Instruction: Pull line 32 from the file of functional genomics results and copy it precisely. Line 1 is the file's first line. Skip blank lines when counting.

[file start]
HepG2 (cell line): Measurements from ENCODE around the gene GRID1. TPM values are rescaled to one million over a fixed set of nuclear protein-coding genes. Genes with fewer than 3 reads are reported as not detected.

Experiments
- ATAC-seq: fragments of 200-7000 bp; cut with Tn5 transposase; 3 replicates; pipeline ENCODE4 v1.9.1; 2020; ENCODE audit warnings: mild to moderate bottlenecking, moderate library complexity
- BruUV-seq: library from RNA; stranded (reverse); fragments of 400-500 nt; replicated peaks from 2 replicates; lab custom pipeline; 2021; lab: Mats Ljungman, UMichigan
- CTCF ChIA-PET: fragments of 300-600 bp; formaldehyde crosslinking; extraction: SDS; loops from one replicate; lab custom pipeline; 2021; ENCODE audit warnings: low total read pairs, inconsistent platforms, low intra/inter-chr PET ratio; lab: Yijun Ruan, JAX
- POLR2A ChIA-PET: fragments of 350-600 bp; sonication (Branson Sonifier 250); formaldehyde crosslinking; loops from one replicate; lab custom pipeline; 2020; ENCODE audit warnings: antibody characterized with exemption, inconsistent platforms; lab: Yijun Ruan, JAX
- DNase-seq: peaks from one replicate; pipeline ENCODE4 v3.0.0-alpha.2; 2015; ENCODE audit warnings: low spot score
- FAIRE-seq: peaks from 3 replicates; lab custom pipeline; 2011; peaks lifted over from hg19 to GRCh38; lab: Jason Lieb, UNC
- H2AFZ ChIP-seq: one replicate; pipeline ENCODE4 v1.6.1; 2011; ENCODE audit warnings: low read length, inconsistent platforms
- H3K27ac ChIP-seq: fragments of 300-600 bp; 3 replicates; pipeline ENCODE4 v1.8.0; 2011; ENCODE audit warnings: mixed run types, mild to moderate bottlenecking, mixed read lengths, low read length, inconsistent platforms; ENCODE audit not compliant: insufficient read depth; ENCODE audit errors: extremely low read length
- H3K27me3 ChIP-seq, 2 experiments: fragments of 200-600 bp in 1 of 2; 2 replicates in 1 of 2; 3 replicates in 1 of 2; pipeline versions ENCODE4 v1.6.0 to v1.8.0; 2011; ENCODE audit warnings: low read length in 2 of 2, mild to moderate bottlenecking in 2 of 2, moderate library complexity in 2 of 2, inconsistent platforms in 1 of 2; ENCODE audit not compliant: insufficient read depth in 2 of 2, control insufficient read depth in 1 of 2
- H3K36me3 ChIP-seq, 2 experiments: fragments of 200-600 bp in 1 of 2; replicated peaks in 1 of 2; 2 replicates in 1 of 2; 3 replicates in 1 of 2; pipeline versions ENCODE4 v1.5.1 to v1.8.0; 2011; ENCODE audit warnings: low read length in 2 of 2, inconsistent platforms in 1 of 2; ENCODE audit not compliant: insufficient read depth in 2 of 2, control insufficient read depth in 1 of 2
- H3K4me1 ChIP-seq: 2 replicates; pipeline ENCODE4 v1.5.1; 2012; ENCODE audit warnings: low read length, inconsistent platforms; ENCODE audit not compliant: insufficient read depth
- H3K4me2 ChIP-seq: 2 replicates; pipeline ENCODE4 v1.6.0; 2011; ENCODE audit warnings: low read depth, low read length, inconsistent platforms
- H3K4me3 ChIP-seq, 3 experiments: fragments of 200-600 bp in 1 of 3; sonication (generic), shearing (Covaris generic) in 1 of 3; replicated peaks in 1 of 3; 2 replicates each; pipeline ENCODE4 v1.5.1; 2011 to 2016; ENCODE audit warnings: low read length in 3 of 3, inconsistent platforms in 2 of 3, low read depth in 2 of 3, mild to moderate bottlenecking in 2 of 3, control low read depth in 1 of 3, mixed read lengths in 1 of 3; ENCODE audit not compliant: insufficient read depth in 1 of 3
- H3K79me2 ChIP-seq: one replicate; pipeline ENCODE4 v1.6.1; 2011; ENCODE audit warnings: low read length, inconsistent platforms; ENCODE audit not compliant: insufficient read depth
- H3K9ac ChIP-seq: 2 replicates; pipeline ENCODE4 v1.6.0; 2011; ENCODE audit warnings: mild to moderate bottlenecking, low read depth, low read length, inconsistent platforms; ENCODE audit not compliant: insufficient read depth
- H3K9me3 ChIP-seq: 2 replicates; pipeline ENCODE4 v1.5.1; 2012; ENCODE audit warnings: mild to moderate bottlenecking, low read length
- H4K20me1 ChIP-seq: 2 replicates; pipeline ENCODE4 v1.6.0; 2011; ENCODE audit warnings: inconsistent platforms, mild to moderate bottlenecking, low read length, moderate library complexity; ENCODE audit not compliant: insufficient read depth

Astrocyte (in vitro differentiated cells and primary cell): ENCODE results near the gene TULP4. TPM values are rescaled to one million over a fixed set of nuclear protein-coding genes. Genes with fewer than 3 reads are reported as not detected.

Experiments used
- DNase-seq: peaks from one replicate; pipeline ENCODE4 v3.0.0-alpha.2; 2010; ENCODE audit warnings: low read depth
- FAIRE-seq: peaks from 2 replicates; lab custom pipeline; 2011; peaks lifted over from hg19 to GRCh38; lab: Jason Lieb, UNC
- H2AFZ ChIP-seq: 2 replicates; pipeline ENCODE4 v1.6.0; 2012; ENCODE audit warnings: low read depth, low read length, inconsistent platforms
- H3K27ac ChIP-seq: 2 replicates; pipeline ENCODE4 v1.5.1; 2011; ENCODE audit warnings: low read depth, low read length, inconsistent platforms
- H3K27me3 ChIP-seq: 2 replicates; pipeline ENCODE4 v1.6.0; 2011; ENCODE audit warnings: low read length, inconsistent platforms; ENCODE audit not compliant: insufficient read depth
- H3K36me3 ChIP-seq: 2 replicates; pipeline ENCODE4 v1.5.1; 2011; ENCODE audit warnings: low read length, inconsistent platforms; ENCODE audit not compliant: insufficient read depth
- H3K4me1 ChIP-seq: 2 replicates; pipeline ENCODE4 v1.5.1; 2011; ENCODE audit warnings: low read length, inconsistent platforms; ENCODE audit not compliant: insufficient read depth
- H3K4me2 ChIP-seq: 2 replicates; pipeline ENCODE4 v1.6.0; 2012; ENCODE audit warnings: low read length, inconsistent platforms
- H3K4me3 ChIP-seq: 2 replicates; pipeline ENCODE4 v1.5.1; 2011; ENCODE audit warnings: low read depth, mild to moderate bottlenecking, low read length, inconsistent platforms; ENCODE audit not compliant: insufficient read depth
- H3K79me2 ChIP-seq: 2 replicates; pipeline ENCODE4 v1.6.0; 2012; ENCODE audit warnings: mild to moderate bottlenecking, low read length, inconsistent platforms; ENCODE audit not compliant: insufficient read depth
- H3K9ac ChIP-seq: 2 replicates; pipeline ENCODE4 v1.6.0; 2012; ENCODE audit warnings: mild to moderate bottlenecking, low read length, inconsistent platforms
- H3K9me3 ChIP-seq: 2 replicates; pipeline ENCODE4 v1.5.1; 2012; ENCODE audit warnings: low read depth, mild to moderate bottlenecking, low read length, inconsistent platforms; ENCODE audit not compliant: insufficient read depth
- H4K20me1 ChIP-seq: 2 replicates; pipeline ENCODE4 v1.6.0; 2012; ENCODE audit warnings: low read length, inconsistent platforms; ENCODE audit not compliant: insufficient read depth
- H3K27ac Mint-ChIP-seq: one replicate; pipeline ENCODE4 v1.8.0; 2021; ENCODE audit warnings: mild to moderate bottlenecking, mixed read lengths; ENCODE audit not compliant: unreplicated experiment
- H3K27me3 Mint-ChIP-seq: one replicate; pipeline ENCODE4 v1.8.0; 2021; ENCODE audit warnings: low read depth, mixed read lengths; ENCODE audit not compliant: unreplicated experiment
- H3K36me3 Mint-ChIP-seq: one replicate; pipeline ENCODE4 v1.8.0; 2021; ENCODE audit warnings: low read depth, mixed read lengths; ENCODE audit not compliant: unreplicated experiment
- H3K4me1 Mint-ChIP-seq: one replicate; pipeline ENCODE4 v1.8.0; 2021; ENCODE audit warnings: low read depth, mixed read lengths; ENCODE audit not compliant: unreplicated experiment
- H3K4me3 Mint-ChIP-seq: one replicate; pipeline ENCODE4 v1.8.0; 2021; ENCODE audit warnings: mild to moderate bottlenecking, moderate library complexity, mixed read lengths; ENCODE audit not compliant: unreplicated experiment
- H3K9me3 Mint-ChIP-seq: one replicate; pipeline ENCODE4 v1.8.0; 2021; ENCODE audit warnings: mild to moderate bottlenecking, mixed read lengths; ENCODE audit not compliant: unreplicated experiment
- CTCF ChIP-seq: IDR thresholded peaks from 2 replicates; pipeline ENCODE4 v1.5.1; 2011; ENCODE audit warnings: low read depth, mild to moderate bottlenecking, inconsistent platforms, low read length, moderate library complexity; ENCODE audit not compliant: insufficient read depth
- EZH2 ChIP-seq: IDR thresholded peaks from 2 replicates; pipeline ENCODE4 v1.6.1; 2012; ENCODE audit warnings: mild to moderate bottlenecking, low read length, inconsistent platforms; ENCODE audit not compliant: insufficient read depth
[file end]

- H3K9ac ChIP-seq: 2 replicates; pipeline ENCODE4 v1.6.0; 2012; ENCODE audit warnings: mild to moderate bottlenecking, low read length, inconsistent platforms